Episode Title: Human For A Day
Original Airdate: 12-7-15
Trust. When you have it, it’s a powerful ally. When you don’t… well, that’s bad. Following the events of “Red Faced”, Kara’s powers are gone, and both she and her sister Alex (Chyler Leigh) still have issues of trust regarding DEO head Hank Henshaw (David Harewood) and his history with their father. When an earthquake strikes National City, a superpowered alien named Jemm (Charles Halford) escapes DEO custody, and Maxwell Lord (Peter Facinelli) goes on a PR rampage undermining Supergirl’s lack of presence in the aftermath. Without powers, and facing a crisis of confidence, Kara (Melissa Benoist) and Jimmy Olsen (Mehcad Brooks) discover that sometimes it takes more than super strength, heat vision or the ability to fly to be a hero.
Early in 2015, the Superman comics unleashed a new power for the Man of Steel – the ability to produce what came to be known as a “solar flare”, where he expends all the solar energy within his body – and it appears this little nugget tugged at the producers of Supergirl, who quickly obtained the OK to use a similar scenario within the series. Supergirl’s fight with Red Tornado last episode saw her expend all her energy through her heat vision, so she gets to spend some time as a relatively normal human being. Naturally, she almost instantly picks up a flu, has her arm broken in the city’s earthquake, and can’t save a man critically injured in the same incident. It’s a moment of catharsis for Kara: Benoist handles the confusion and sense of helplessness with a real sense of aching humanity, the kind of emotion people feel when tragedy they cannot prevent arrives.
The romantic triangle between Kara, James and Winn, the latter who seems to transition from enthusiastic puppy-love to a more mature conciliatory acceptance that he’ll never “have” Kara’s affections in that way, is stepped up a notch here, as Winn walks in on Jimmy and Kara embracing (although they aren’t “entangled”, more than it’s merely a friendly consolation) and immediately jumps to the wrong conclusion. Winn’s sense of loyalty to Jimmy’s relationship with Lucy is indicative of just how thoughtful his character is, and it gives Jeremy Jordan a moment to actually act rather than blather about as his role typically demands.
As Maxwell Lord decries the city’s dependence on Supergirl to save them from all its problems, Cat Grant (Calista Flockhart) jerries up a remote broadcast from her tower to inspire the denizens of the metropolis to “be like Supergirl” even though they don’t have her powers. The difference between Lord and Grant is stark – at least Grant doesn’t give a crap what people think of her to her face, and she doesn’t care about hurting people’s feelings, while Lord is all about spin and PR. He detests Supergirl’s presence in National City, and actively reminds people not to rely on an “alien” for aide – it’s exceptionally xenophobic, which, considering the similar fears surrounding certain religious elements in the United States at the minute, is about as pertinent as this show has ever been.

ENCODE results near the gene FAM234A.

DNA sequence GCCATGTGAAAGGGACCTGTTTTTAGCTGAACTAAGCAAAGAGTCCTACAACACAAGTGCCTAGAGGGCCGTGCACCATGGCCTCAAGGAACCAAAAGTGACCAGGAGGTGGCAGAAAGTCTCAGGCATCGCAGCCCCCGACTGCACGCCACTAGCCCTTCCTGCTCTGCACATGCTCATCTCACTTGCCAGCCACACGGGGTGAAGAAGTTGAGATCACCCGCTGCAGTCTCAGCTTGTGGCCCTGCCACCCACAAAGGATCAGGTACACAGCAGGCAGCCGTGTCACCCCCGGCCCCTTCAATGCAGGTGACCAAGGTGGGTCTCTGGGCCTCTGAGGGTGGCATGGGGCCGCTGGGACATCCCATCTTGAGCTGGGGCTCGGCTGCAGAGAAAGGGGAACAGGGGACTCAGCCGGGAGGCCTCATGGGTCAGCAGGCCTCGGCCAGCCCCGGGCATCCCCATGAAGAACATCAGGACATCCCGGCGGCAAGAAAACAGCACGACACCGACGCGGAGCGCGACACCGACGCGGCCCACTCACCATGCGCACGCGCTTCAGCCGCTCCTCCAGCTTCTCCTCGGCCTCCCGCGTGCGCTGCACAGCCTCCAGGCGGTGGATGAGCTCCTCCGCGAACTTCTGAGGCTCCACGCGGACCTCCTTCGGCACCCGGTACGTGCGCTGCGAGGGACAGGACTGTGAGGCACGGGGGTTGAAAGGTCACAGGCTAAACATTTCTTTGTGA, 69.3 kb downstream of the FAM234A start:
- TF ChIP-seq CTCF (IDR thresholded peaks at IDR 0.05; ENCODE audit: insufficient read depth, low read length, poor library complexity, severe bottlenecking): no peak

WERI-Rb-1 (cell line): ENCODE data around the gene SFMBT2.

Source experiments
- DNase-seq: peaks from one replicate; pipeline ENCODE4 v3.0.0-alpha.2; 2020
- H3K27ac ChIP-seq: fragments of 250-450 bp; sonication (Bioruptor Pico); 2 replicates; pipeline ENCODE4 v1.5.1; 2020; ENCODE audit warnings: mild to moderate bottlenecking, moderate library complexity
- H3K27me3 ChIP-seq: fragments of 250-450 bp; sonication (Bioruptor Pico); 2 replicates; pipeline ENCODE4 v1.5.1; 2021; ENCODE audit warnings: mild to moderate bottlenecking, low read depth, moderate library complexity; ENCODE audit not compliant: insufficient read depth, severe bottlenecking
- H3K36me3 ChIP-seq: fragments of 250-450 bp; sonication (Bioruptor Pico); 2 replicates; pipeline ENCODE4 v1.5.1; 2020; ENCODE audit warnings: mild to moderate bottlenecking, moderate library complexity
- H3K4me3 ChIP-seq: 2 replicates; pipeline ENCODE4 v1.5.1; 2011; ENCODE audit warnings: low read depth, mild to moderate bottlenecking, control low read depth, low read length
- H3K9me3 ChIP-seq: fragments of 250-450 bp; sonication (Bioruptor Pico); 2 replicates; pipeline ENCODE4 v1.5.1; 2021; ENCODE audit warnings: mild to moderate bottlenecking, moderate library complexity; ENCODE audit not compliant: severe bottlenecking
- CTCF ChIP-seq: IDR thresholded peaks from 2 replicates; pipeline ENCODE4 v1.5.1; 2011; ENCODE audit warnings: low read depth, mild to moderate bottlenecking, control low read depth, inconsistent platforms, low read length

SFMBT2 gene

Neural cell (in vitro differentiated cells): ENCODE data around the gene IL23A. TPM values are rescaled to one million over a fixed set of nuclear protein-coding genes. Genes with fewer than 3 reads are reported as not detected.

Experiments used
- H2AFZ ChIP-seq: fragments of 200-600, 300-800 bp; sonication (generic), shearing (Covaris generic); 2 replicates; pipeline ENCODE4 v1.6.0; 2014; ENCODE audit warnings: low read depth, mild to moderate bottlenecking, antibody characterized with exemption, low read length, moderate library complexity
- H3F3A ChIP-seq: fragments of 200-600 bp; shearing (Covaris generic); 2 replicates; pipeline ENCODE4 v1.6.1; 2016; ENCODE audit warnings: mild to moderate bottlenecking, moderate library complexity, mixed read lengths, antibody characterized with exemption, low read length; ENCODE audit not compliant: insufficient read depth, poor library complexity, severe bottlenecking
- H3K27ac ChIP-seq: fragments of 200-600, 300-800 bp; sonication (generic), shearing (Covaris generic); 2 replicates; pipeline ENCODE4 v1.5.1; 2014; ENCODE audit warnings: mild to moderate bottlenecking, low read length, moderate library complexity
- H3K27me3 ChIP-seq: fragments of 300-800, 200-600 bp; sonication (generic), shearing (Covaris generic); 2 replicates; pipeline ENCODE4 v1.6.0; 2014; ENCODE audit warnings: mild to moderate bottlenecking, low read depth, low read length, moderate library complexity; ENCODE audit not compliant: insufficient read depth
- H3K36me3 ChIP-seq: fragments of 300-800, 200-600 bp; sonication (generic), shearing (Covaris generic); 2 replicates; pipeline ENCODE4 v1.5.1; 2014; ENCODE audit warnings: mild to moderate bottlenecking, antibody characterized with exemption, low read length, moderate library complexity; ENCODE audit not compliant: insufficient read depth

While Kara is battling her own self doubt, Alex and Henshaw are trapped in the DEO’s underground bunker with Jemm on the loose. Jemm, for those versed with DC mythology, is a vaguely associated superpowered Martian similar to resident Justice League stalwart J’onn J’onzz, which makes the episodes jaw-dropping revelation (it’s about five minutes from the end….and nope, no spoilers) involving Alex, Henshaw, and truth behind Alex’s father’s death a real Oh Emm Gee moment for hardcore DC fans. In fact, for those following DC’s current plans for its cinematic legacy, this episode’s revelation is simply spectacular, and bests anything accomplished by both Arrow or The Flash, for that matter.
Then there’s the obligatory end-of-episode stinger, a cliffhanger to launch into the next episode. All season I’ve been awaiting the return of Kara’s Kryptonian aunt, Astra, who has designs of revenge that seem to have become waylaid somewhere between her previous appearance in the show’s second episode, and her return here. Although I hesitate to suggest that Astra’s sucker-punch return is an anticlimax compared to the Danvers/Henshaw/Jemm Reveal Bomb, it nevertheless sparks renewed interest in just how physically challenged Kara will be against her soon-to-be deadliest nemesis. While I guess the overarching plan for Astra is yet to be fully revealed, there has been almost no build-up to her existence on the fringes of Supergirl’s activities since before this episode began, so the reveal of her arrival back in National City kinda feels like “well, we have to have somebody come and challenge Kara again”. I’m good for a surprise and all (cue King Shark a few weeks back on The Flash) but Astra’s a villain who deserves build-up, not just being thrown at the screen because of…well, writers.
The issue of trust is core to “Human For a Day” (it’s funny, but Kara is actually powerless for around 72 hours, so not quite the day the title specifies), and with both Kara searching for her powers and Alex’s issues of paternal obscurity with Henshaw, the emotional centre of the episode is one of the strongest thus far in the show’s run. It’s by no means perfect, and Supergirl’s brisk pacing again limits just how much time is spent on the underlying aspects of each story point, but the balance between character and action is starting to find a nice rhythm. Oh, and many kudos for finally giving us the season’s first “school bus filled with kids about to drive off a collapsed bridge only to be saved by Supergirl” moment, because that was nice (if too brief) to see.